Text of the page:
A Hawaiian war god statue that was bought for $7 million in a bidding war could be worth just $5,000, experts claim.
They paid more than $7 million for the figure, which is less than two feet tall.
The San Francisco couple then donated the piece to the Bishop Museum in Honolulu, which announced the acquisition this week.
But experts have said that the object could be a Tiki bar tchotchke worth just $5,000.
'It’s the sort of thing you see in a tiki bar,' said Daniel Blau, an expert in the art of the Pacific islands who is based in Munich, told The New York Times.
At the sale in Paris, Christie’s said the wooden war god was about 200 years old. But now doubts have emerged about the sculpture’s age.
The carving, made sometime between 1780 and 1819, had been in the collection of Claude Vérité, a Paris art dealer, who apparently acquired it in 1940. It’s unclear where the carving was before that.
Similar pieces are found only in museums, said Susan Kloman, head of African and Oceanic Art at Christie’s, in a description of the piece prior to the auction.
Christie's described the piece in its catalog as 'Hawaiian figure, kona style, circa 1780-1820, representing the god of war, ku ka ’ili moku.'
It was estimated to sell for or $2.3 million to $3.4 million.
Susan Kloman, head of African and Oceanic Art at Christie’s, described the piece as 'an incredible discovery', adding 'This figure could stand on the world stage.'
'When I first saw this figure I was astonished - really speechless.'We couldn’t imagine that such a work could still exist in a private collection.'
Anthony Meyer, a dealer based in Paris and a specialist in Oceanic artworks, told the New York Times: 'I don’t think it’s a pre-contact or post-contact sculpture carved by someone with the belief systems of that period or place.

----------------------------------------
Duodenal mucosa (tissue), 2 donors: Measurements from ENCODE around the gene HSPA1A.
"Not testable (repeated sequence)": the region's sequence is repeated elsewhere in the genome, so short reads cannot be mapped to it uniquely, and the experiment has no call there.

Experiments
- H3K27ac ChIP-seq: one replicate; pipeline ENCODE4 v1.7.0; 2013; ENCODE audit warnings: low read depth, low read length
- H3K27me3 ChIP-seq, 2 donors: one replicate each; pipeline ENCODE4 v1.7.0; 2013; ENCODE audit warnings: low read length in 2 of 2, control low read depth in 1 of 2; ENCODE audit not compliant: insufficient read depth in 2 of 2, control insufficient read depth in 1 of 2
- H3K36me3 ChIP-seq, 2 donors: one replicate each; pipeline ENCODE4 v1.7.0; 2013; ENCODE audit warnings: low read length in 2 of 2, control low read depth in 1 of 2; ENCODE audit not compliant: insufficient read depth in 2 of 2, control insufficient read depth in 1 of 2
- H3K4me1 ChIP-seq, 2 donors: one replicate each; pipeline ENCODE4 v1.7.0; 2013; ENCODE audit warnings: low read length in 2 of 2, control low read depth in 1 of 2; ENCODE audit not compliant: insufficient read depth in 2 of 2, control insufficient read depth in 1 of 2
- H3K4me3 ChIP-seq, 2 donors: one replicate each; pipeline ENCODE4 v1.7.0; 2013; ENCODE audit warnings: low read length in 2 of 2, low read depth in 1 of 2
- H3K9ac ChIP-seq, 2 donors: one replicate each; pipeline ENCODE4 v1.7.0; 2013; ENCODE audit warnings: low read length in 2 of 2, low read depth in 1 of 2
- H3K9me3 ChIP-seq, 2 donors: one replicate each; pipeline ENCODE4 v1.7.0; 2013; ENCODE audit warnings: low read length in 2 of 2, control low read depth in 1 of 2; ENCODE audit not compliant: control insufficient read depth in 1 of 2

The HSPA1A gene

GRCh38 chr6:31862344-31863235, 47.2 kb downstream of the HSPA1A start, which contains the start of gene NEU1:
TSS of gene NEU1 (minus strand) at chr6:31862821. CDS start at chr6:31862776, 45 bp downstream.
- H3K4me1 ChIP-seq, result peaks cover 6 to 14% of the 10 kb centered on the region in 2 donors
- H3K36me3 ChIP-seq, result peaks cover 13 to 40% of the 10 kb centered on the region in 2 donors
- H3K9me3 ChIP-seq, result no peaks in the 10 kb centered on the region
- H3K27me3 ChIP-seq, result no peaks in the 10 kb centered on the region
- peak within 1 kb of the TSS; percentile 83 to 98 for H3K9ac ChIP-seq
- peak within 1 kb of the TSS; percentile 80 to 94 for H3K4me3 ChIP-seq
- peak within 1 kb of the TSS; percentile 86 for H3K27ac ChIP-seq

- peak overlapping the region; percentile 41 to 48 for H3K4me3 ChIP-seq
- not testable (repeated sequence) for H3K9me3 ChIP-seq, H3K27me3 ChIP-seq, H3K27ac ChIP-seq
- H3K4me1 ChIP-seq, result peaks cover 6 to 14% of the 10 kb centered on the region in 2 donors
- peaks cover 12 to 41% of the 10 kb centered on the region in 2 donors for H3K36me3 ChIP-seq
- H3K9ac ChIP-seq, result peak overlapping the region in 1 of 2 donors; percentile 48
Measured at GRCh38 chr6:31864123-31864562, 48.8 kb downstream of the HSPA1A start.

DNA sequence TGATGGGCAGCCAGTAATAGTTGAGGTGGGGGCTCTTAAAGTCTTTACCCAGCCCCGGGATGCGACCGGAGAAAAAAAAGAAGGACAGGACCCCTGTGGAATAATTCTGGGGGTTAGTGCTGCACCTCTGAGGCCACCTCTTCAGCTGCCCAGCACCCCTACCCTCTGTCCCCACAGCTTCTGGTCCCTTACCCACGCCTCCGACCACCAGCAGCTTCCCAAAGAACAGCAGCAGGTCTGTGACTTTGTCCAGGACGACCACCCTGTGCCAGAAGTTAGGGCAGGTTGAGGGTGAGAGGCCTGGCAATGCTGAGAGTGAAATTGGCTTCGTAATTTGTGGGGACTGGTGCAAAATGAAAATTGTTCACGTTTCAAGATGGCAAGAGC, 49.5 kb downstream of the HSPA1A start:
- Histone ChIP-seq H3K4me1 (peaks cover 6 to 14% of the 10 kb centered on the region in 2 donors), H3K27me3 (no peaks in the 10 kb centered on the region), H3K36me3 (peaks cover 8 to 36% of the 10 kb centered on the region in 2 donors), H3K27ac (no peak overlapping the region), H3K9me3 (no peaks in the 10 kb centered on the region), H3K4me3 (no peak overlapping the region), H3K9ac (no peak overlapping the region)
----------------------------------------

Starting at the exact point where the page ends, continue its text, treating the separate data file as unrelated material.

Salesforce CEO Marc Benioff and his wife, Lynne, purchased the rare piece at a November auction at Christie’s in Paris, paying more than $7 million
'I think it’s made later, but I don’t know when,' added Mr. Meyer. He added that if the sculpture is of a much later date, it could have a financial value of less than $5,000.
Benioff said he learned of the piece only a day before the auction, when a Bishop Museum board member, called to ask for the billionaire’s help.
The carving was probably part of a temple on the Big Island, where King Kamehameha I prayed to Ku to unify the Hawaiian islands, Benioff said.
It is thought that missionaries boxed it up along with other sacred Hawaiian relics and sent it to Europe.
It felt like a once-in-a-lifetime opportunity to return something like this to its home, Benioff added.
He told the San Francisco Chronicle: 'It was either going to go back into someone’s living room for another 200 years or it was going to go back to Hawaii and be on display for the Hawaiian people.'
Benioff, who owns a large estate in Hawaii, claimed that he had beaten a 'significant bidder', to purchase the piece.
'It’s a spiritual item. It’s not really something that should be held to help 'he power of one person'.
The carving was returned to the islands in April last year, the land-eater idol arriving about a week before the eruption of the Kilauea volcano.
Last year, an expert group of curators from the Bishop Museum visited experts in London and Paris to investigate the history of the sculpture.
The museum’s current 'Transformative Images' exhibition, in which the figure is on show, describes it as 'long held in a private French collection.' However it does not detail when it was found.
Melanie Ide, the museum’s president and chief executive, said the museum was aware of 'a question about its history and provenance,' and claimed the curators were still carrying out research into the piece.
She claimed that the wood that it is made from had been 'scientifically analyzed' and that further testing 'may be informative.'
Before Salesforce, he spent 13 years at database software giant Oracle. He has a net worth of $6.8 billion, according to Forbes.